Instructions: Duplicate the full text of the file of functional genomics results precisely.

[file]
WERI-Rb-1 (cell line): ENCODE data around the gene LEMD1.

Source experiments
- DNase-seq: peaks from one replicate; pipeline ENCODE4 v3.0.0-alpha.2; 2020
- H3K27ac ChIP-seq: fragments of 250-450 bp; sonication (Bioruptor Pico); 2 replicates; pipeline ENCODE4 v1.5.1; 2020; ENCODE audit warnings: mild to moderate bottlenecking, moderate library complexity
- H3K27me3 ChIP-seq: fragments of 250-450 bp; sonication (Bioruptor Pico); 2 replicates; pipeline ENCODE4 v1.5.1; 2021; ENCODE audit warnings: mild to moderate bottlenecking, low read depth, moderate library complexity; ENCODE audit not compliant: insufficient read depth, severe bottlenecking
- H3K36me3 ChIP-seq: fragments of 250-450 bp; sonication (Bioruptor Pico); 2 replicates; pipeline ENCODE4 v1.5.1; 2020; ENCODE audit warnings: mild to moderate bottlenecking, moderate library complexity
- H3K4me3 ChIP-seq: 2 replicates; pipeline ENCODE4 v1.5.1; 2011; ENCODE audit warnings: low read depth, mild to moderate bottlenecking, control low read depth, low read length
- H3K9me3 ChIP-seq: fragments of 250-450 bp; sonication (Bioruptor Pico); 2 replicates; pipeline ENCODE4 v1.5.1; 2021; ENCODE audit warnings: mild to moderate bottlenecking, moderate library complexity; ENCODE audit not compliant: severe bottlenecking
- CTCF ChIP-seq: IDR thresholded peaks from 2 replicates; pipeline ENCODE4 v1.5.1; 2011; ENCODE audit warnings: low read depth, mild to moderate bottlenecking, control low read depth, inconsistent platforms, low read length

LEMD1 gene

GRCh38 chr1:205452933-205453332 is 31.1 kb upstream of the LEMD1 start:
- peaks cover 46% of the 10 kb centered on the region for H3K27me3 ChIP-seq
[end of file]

WERI-Rb-1 (cell line): ENCODE data around the gene LEMD1.

Source experiments
- DNase-seq: peaks from one replicate; pipeline ENCODE4 v3.0.0-alpha.2; 2020
- H3K27ac ChIP-seq: fragments of 250-450 bp; sonication (Bioruptor Pico); 2 replicates; pipeline ENCODE4 v1.5.1; 2020; ENCODE audit warnings: mild to moderate bottlenecking, moderate library complexity
- H3K27me3 ChIP-seq: fragments of 250-450 bp; sonication (Bioruptor Pico); 2 replicates; pipeline ENCODE4 v1.5.1; 2021; ENCODE audit warnings: mild to moderate bottlenecking, low read depth, moderate library complexity; ENCODE audit not compliant: insufficient read depth, severe bottlenecking
- H3K36me3 ChIP-seq: fragments of 250-450 bp; sonication (Bioruptor Pico); 2 replicates; pipeline ENCODE4 v1.5.1; 2020; ENCODE audit warnings: mild to moderate bottlenecking, moderate library complexity
- H3K4me3 ChIP-seq: 2 replicates; pipeline ENCODE4 v1.5.1; 2011; ENCODE audit warnings: low read depth, mild to moderate bottlenecking, control low read depth, low read length
- H3K9me3 ChIP-seq: fragments of 250-450 bp; sonication (Bioruptor Pico); 2 replicates; pipeline ENCODE4 v1.5.1; 2021; ENCODE audit warnings: mild to moderate bottlenecking, moderate library complexity; ENCODE audit not compliant: severe bottlenecking
- CTCF ChIP-seq: IDR thresholded peaks from 2 replicates; pipeline ENCODE4 v1.5.1; 2011; ENCODE audit warnings: low read depth, mild to moderate bottlenecking, control low read depth, inconsistent platforms, low read length

LEMD1 gene

GRCh38 chr1:205452933-205453332 is 31.1 kb upstream of the LEMD1 start:
- peaks cover 46% of the 10 kb centered on the region for H3K27me3 ChIP-seq